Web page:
Single-shot COVID-19 vaccine produces an immune response against variants

Novel Coronavirus SARS-CoV-2 Credit NIAID NIH
This scanning electron microscope image shows SARS-CoV-2 (round blue objects) emerging from the surface of cells cultured in the lab. SARS-CoV-2, also known as 2019-nCoV, is the virus that causes COVID-19. The virus shown was isolated from a patient in the U.S. Image captured and colorized at NIAID's Rocky Mountain Laboratories (RML) in Hamilton, Montana.NIAID

The immune response to the single-shot Janssen/Johnson & Johnson COVID-19 vaccine remained robust against variants of SARS-CoV-2.

Although the vaccine produced fewer neutralizing antibodies against the variants than the original virus, the overall immune response suggests strong protection.

—by Sharon Reynolds (NIH )

To date (June 29, 2021), three vaccines against SARS-CoV-2—the virus that causes COVID-19—have received emergency authorization for use in the U.S. All showed excellent protection against severe or critical disease in the clinical trials that led to their approval.

However, these vaccines were developed early in the pandemic, before the virus mutated to produce the variants now found around the world. Some variants seem to be able to partially escape the immune response in people previously infected with the virus.

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Scientists haven’t been sure if the current COVID-19 vaccines work as well against these variants. Early data for these vaccines have been promising. For example, the clinical trial testing the Ad26.COV2.S vaccine, by Janssen/Johnson & Johnson, showed that it protected people in Brazil and South Africa during times when new variants dominated.

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Researchers led by Dr Dan Barouch from Beth Israel Deaconess Medical Center wanted to examine the immune response to SARS-Cov-2 variants after vaccination with Ad26.COV2.S. The team looked at blood samples from 20 volunteers. Participants had received either Ad26.COV2.S at various doses and schedules or a placebo vaccine.

The researchers tested antibodies and immune cells from samples taken 57 days after vaccination. They tested activity against the original strain of SARS-Cov-2 as well as several variants. These included the alpha, beta, and gamma variants, and another first isolated in California.

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The study was funded in part by NIH’s National Institute of Allergy and Infectious Diseases (NIAID). Results were published on June 9, 2021, in Nature.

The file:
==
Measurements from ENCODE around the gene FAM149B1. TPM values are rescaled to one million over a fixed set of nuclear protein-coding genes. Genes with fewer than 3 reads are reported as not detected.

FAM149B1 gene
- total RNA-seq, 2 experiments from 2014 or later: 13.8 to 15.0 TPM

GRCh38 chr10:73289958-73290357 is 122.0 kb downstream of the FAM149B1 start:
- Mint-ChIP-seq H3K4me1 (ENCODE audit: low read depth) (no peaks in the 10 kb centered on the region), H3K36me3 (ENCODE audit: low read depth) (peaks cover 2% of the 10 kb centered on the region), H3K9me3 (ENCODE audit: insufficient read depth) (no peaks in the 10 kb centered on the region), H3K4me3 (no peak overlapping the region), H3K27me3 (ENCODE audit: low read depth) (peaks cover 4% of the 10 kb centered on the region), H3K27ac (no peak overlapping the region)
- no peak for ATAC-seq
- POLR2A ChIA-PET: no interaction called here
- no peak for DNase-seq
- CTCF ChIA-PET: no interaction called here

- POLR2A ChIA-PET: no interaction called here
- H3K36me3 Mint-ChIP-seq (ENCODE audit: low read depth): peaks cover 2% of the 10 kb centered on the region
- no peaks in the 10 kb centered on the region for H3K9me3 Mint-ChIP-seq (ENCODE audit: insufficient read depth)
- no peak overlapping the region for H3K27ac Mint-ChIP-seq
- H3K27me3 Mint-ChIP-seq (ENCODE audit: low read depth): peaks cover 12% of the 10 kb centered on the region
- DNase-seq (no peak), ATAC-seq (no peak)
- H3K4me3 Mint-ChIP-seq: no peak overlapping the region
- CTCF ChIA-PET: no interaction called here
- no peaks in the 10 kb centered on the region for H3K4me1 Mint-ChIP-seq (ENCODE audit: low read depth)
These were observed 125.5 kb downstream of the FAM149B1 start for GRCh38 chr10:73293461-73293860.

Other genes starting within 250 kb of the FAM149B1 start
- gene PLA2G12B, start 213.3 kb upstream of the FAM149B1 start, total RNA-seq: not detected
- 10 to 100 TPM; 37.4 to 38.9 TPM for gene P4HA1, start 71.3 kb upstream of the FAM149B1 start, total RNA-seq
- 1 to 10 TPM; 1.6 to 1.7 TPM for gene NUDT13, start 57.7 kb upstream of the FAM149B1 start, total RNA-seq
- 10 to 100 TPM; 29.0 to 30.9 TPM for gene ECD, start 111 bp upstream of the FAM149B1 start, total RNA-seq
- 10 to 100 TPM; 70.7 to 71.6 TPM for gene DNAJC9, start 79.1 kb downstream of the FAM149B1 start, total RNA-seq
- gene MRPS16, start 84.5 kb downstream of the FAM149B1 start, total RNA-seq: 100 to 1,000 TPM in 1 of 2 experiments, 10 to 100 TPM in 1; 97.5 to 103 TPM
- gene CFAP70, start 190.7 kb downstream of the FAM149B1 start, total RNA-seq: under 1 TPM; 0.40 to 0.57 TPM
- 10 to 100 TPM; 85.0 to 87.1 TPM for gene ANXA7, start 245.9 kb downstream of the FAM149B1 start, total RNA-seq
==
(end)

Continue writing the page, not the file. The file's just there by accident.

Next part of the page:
As expected, no neutralizing immune responses—those able to stop infection—were seen in people who received placebo shots. Among those who received Ad26.COV2.S, the team found neutralizing antibodies against the variants. However, there was a reduction in antibodies that could neutralize the variants compared with the original virus. For example, the team saw a 3-fold reduction in antibodies that could recognize and bind to the gamma variant. They found a 5-fold reduction in those targeting the beta variant.

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Importantly, other immune-system responses against the variants were similar to those against the original virus. These included the production of non-neutralizing antibodies, which can help immune cells recognize an invading pathogen. Different types of T cells, which help recognize and kill pathogens, responded similarly against the variants compared with the original virus.

The different types of immune responses to the vaccine may account for the protection against variants seen in South Africa and Brazil during earlier studies.

“Although the mechanistic correlates of protection for COVID-19 are not yet known, the vaccine’s robust protective efficacy in these regions raises the possibility that non-neutralizing antibodies and/or T cell responses may also contribute to the protection,” Barouch says. “Alternatively, it is possible that low levels of neutralizing antibodies are sufficient for protection against COVID-19.”

Further research will be needed to better understand what immune system components are needed to protect against disease. Newer variants, such as the delta variant—which now accounts for about 10% of cases in the U.S.—will also need to be tested. The longer the pandemic continues, the more variants will emerge and circulate around the world.

(SourceNIH RESEARCH MATTERS)

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